Christian Anthropology and the Moral Life | September 2022 Tabletalk

As we approach the end of this month, it is good to consider the September 2022 issue of Tabletalk, Ligonier Ministries’ monthly devotional magazine.

The theme this month is “The Doctrine of Man,” and there are five featured articles that work out various aspects of this theme. The last article is the one I have chosen to focus on in this post, in part because it was the most recent one I read (this past Sunday). In “Christian Anthropology and the Moral Life” Dr. David VanDrunen demonstrates how the doctrine of man revealed in God’s Word also defines man’s conduct in relation to God his Creator and Redeemer.

In his introductory paragraphs he explains:

Christian writers sometimes note that doctrine and ethics go together. But while every area of theology has moral implications, the doctrine of man (anthropology) has especially powerful ramifications for the moral life. Who we are is inseparable from how we ought to live. Furthermore, how God calls us to act corresponds to the human nature He bestowed on us.

Such claims challenge the way that many people think about Christian ethics. Even many Christians are tempted to view God’s law as a bunch of rules that God has imposed on us that keep us from enjoying a lot of fun, pleasure, and profit. But God’s law isn’t arbitrary. It commands what it does for good reasons. God’s law not only reflects His own holy and righteous nature but also reflects our own nature. His moral will corresponds to the way He created us and the purposes He made us to achieve. This means that God’s law is hardly a straitjacket constraining us from enjoyable things. God’s law is genuinely good for us.

Of course, in a sinful world we’ll often have to suffer for being faithful to our Lord. But living by God’s law fits His design in making us and thus brings a true satisfaction even in the midst of life’s trials and losses. Living contrary to God’s law can leave human beings only profoundly unhappy and unsatisfied, because such a life works at cross-purposes to how God created us to live. A bird can’t find satisfaction trying to live as a horse does, and a horse can’t find satisfaction trying to live as a fish does. So it is with human beings who try to live contrary to the divine law that perfectly fits their nature and destiny.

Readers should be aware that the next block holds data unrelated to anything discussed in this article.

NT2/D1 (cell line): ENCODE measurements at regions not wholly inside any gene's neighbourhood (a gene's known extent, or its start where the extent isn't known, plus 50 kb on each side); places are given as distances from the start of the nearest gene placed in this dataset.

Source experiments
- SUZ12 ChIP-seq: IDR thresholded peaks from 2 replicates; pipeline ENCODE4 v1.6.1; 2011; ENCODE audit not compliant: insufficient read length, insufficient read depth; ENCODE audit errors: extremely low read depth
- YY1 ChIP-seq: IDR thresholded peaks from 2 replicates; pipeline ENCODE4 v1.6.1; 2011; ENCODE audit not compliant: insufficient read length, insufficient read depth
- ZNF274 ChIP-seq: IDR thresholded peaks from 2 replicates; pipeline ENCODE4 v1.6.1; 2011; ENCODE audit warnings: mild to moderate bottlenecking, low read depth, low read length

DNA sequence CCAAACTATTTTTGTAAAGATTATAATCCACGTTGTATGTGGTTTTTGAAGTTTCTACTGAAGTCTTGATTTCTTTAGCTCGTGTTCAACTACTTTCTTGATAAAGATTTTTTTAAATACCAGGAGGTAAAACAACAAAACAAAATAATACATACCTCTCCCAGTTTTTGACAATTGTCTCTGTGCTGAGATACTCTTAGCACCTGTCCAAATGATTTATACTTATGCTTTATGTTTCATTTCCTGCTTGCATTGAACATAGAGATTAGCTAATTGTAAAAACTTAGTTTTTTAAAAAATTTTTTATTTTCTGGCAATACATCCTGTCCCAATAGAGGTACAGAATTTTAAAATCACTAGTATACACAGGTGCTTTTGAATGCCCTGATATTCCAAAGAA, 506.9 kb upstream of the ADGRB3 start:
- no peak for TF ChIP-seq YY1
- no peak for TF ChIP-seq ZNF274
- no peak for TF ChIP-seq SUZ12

From there he describes this biblical anthropology and morality in three areas: work, sex and gender, and race. For our purposes tonight we quote further his section on work, in part because this is such an important part of the Christian witness in our evil world right now, where work has become devalued and displaced by a thousand slothful options. May we take to heart this biblical doctrine of man and true morality as it applies to our calling to work.

Whether we labor inside or outside the home, whether our vocations earn income or not, work often consumes a great deal of our time. We might think of this merely in terms of necessity—so many bills to pay, mouths to feed, and diapers to change. Or we might think of it in terms of our moral duty to be industrious and avoid laziness, as Scripture often reminds us (e.g., Prov. 6:6–111 Thess. 4:11–122 Thess. 3:6–12). Necessity and moral duty are indeed legitimate motivations for work, but there’s something even more fundamental. From the beginning, God created human beings to be working creatures. Working hard corresponds to the nature God gave us.

One of the striking things about Genesis 1 is that it describes God as a worker. He calls all things into existence, puts them in proper order, names them, and gives them things to do. He’s no lazy, indulgent despot but a busy and productive laborer. Thus, it’s no surprise that when He created humans in His own image and likeness, He immediately gave them work to do: to exercise dominion over the other creatures, to be fruitful and multiply, and to fill and subdue the earth (Gen. 1:26, 28). To be human is to bear God’s image, and to bear God’s image entails a call to productive labor. God’s law commands us to work because that is a genuinely human thing to do.

This explains why people who stop working for one reason or another often feel deep loss and disorientation. Those who become disabled and leave the workforce often struggle with depression. Many people who eagerly anticipate retirement begin to feel a lack of meaning in life shortly after they leave their jobs. A sense of purposelessness can strike devoted homemakers when their children grow up and leave the house. A life without work can look so attractive from a distance, in the midst of busyness and stress, but the reality turns out to be hollow.

The world has had to confront these realities in disquieting ways during the past few years as COVID-19 and government restrictions disrupted economic life. Many jobs disappeared, and others became unusually dangerous and stressful. Government checks and online streaming services proved to be poor substitutes for productive vocations. It’s little coincidence that mental health problems and drug abuse have risen dramatically. We now hear, even after the lifting of most pandemic restrictions, that the overall workforce participation rate hasn’t recovered. Especially troubling is that many prime working-age males seem to have dropped out of the workforce altogether.

These aren’t just economic or public policy issues but matters that get to the core of our human existence. God commanded us to work because He gave us a nature that longs to work. When people won’t or can’t labor, the collateral damage is bound to be great.

Source: Christian Anthropology and the Moral Life | Tabletalk

Published in: on September 27, 2022 at 9:03 PM  Leave a Comment  

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